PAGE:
(Q1) Do we observe the same effects of typicality, graded membership, and graded lexical entailment in human judgments as observed by Rosch? Do humans intuitively distinguish between central and non-central members of a category/class? Do humans distinguish between full and partial membership in a class as discussed by Kamp and Partee (1995)?

  • • 

    (Q2) Is the current LE modeling and representation methodology as applied in NLP research and technology sufficient to accurately capture graded lexical entailment automatically? What is the gap between current automatic systems and human performance in the graded LE task?

The article is structured as follows. We define and discuss graded LE in Section 2. In Section 3, we survey benchmarking resources from the literature that pertain to semantic category membership, LE identification, or evaluation, and motivate the need for a new, more expressive resource. In Section 4, we describe the design and development of HyperLex, and outline the various semantic dimensions (such as POS usage, hypernymy levels, and concreteness levels) along which these concept pairs are designed to vary.

This allows us to address Q1 in Section 5, where we present a series of qualitative analyses of the data gathered and collated into HyperLex. High inter-annotator agreement scores (pairwise and mean Spearman's ρ correlations around 0.85 on the entire data set; similar correlations on noun and verb subsets) indicate that participants found it unproblematic to rate consistently the graded LE relation for the full range of concepts. These analyses reveal that the data in HyperLex enhance, rather than contradict or undermine, the information in WordNet, in the sense that hyponymy–hypernymy pairs receive highest average ratings in HyperLex compared with all other WordNet relations. We also show that participants are able to capture the implicit asymmetry of the graded LE relation by examining ratings of (X, Y) and reversed (Y,X) pairs. Most importantly, our analysis shows that the effects of typicality, vagueness, and gradual nature of LE are indeed captured in human judgments. For instance, graded LE scores indicate that humans rate concepts such as to talk or to speak as more typical instances of the class to communicate than concepts such as to touch, or to pray.

In Section 6 we then turn our attention to Q2: We evaluate the performance of a wide range of LE detection or measurement approaches. This review covers: (i) distributional models relying on the distributional inclusion hypothesis (Geffet and Dagan, 2005; Lenci and Benotto, 2012) and semantic generality computations (Santus et al., 2014); (ii) multi-modal approaches (Kiela et al., 2015); (iii) WordNet-based approaches (Pedersen, Patwardhan, and Michelizzi, 2004); and (iv) a selection of state-of-the-art recent word embeddings, some optimized for similarity on semantic similarity data sets (Mikolov et al., 2013b; Levy and Goldberg, 2014; Wieting et al., 2015, inter alia), others developed to better capture the asymmetric LE relation (Vilnis and McCallum, 2015; Vendrov et al., 2016). Because of its size, and unlike other word pair scoring data sets such as SimLex-999 or WordSim-353, in HyperLex we provide standard train/dev/test splits (both random and lexical [Levy et al., 2015; Shwartz, Goldberg, and Dagan, 2016]) so that HyperLex can be used for supervised learning. We therefore evaluate several prominent supervised LE architectures (Baroni et al., 2012; Roller, Erk, and Boleda, 2014; Weeds et al., 2014, inter alia). Although we observe interesting differences in the models, our findings indicate clearly that none of the currently available models or approaches accurately model the relation of graded LE reflected in human subjects. This study therefore calls for new paradigms and solutions capable of capturing the gradual nature of semantic relations such as hypernymy in hierarchical semantic networks.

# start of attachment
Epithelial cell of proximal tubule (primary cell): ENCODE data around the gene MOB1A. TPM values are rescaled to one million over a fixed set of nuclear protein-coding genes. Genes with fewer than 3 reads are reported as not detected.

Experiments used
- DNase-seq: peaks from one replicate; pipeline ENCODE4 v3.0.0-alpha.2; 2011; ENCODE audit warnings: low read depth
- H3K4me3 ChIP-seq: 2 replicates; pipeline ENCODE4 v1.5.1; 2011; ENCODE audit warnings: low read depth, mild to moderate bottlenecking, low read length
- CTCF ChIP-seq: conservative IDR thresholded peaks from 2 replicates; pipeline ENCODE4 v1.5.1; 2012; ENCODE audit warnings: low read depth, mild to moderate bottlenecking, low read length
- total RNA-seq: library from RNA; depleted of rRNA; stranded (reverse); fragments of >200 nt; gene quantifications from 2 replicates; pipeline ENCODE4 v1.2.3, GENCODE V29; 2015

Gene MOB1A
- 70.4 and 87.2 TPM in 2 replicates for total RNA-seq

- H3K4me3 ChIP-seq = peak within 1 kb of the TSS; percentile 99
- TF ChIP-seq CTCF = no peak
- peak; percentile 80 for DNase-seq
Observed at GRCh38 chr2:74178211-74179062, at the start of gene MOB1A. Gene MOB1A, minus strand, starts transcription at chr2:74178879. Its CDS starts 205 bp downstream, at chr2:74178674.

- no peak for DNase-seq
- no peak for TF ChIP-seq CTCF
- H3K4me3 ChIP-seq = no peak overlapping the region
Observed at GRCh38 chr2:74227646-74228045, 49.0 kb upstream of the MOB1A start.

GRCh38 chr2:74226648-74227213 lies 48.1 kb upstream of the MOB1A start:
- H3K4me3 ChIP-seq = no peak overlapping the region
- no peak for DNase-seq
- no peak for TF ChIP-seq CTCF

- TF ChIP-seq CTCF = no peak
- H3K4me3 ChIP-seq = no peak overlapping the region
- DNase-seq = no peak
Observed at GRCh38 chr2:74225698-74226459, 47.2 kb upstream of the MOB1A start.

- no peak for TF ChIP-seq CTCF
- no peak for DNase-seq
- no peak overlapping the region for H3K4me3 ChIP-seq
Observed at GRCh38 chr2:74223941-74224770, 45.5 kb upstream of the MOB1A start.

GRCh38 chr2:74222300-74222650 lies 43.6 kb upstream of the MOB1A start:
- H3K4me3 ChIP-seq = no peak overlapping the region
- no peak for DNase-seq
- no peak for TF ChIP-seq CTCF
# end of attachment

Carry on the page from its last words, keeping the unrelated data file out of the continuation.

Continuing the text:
In Section 8, we turn to the future and discuss potential applications of the graded LE concept and HyperLex. We conclude in Section 9 by summarizing the key aspects of our contribution. HyperLex offers robust, data-driven insight into how humans perceive the concepts of typicality and graded membership within the graded LE relation. We hope that this will in turn incentivize research into language technology that both reflects human semantic memory more faithfully and interprets and models linguistic entailment more effectively.

2. Graded Lexical Entailment

Note on Terminology. Because of dual and inconsistent use in prior work, in this work we use the term lexical entailment (LE) in its stricter definition. It refers precisely to the taxonomical asymmetrichyponymy–hypernymy relation, also known as is-a, or type-of relation (Hearst, 1992; Snow, Jurafsky, and Ng, 2004; Weeds, Weir, and McCarthy, 2004; Pantel and Pennacchiotti, 2006; Do and Roth, 2010, inter alia), e.g., snake is a type-ofanimal, computer is a type-ofmachine.

This is different from an alternative definition (Zhitomirsky-Geffet and Dagan, 2009; Kotlerman et al., 2010; Turney and Mohammad, 2015) as substitutable lexical entailment: This relation holds for a pair of words (X, Y) if a possible meaning of one word (i.e., X) entails a meaning of the other, and the entailing word can substitute the entailed one in some typical contexts. This definition is looser and more general than the type-of definition, as it also encompasses other lexical relations such as synonymy, metonymy, meronymy, and so forth.3

Definitions. The classical definition of ungraded lexical entailment is as follows: Given a concept word pair (X, Y), Y is a hypernym of X if and only if X is a type of Y, or equivalently every X is a Y.4 On the other hand, graded lexical entailment defines the strength of the lexical entailment relation between the two concepts. Given the concept pair (X, Y) and the entailment strength s, the triplet (X, Y, s) defines to what degree Y is a hypernym of X (i.e., to what degree X is a type of Y), where the degree is quantified by s (e.g., to what degree snake is a type-ofanimal).